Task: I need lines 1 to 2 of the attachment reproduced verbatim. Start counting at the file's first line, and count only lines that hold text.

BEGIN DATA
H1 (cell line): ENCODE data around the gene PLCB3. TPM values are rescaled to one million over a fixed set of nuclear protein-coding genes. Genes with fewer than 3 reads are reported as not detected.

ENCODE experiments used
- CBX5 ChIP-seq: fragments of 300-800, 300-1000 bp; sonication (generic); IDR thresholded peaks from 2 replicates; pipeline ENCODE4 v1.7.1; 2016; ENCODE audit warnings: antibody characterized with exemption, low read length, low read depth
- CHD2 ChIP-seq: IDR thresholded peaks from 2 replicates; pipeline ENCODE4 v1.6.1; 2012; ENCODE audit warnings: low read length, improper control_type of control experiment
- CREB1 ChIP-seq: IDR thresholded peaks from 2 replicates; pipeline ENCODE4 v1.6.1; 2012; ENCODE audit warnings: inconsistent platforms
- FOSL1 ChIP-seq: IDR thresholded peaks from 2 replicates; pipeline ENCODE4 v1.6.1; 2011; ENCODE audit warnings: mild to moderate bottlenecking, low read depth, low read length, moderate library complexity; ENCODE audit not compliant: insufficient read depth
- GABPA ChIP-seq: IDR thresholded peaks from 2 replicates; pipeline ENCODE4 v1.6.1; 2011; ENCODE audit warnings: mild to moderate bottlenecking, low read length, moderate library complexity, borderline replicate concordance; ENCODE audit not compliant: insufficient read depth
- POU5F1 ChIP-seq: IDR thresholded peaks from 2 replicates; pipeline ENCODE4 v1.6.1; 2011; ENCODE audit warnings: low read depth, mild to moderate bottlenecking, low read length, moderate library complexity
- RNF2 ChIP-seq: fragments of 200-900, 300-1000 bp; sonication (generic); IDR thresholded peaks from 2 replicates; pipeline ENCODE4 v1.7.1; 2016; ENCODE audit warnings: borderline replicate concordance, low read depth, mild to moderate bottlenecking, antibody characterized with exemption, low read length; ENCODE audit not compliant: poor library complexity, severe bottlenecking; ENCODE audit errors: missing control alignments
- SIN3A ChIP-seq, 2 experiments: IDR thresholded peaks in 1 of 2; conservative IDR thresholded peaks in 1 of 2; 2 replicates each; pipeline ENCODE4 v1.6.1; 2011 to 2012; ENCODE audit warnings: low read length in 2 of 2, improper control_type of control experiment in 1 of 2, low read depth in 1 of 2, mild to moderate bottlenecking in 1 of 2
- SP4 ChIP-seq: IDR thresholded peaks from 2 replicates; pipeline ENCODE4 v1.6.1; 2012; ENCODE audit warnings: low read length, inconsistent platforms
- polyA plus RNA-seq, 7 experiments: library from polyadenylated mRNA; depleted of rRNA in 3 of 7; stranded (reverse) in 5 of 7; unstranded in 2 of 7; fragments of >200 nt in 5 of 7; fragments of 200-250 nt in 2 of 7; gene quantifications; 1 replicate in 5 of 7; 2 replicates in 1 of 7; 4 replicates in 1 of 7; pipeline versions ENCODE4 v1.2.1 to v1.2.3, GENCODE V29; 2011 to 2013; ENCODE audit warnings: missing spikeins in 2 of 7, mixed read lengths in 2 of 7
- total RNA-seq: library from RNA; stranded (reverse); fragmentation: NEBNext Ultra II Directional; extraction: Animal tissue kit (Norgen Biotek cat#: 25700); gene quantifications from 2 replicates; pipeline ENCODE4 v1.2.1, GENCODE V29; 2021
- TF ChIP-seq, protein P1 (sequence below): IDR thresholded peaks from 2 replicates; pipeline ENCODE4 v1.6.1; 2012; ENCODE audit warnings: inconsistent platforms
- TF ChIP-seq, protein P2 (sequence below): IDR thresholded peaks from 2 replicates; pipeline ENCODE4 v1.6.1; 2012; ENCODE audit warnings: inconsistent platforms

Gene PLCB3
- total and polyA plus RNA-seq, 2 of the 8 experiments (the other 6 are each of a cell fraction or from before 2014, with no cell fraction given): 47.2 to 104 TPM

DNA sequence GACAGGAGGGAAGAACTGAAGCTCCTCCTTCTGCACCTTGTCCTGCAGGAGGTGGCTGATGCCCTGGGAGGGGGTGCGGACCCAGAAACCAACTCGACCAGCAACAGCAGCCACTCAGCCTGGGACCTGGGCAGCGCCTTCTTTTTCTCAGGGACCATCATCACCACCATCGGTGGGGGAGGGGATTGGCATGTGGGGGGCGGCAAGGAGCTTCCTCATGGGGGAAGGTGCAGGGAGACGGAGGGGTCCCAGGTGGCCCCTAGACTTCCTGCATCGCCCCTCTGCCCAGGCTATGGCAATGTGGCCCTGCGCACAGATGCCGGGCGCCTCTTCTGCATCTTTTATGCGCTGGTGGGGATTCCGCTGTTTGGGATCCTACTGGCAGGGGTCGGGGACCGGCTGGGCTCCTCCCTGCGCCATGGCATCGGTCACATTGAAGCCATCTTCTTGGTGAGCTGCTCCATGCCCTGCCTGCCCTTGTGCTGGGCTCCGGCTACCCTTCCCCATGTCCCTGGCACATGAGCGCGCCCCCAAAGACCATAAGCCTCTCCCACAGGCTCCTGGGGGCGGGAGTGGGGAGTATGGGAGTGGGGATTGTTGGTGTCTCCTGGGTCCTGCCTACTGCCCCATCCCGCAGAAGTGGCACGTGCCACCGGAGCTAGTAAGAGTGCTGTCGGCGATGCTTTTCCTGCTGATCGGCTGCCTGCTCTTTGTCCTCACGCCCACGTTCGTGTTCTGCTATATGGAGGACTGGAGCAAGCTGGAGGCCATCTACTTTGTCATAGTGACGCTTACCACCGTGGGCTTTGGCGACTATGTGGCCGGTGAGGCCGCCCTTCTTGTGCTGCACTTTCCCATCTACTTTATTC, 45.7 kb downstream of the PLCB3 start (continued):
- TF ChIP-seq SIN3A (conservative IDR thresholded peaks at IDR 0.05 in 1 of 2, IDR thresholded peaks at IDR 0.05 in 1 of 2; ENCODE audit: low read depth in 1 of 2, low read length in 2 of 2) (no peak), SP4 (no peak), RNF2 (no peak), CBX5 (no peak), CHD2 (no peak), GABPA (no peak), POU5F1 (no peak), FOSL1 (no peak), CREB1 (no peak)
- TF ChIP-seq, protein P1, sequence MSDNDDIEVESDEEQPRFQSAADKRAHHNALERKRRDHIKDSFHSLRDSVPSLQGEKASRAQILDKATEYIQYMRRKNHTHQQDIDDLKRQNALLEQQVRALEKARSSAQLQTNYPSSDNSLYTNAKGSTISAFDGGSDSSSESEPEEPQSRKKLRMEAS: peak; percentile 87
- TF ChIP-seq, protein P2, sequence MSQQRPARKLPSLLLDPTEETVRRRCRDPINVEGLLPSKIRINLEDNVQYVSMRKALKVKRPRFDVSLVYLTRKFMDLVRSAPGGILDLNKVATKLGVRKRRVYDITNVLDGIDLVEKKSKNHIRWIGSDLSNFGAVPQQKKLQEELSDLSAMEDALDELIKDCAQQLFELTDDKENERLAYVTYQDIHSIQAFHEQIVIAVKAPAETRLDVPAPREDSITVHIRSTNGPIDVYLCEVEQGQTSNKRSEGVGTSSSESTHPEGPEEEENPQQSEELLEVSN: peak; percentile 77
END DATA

H1 (cell line): ENCODE data around the gene PLCB3. TPM values are rescaled to one million over a fixed set of nuclear protein-coding genes. Genes with fewer than 3 reads are reported as not detected.

ENCODE experiments used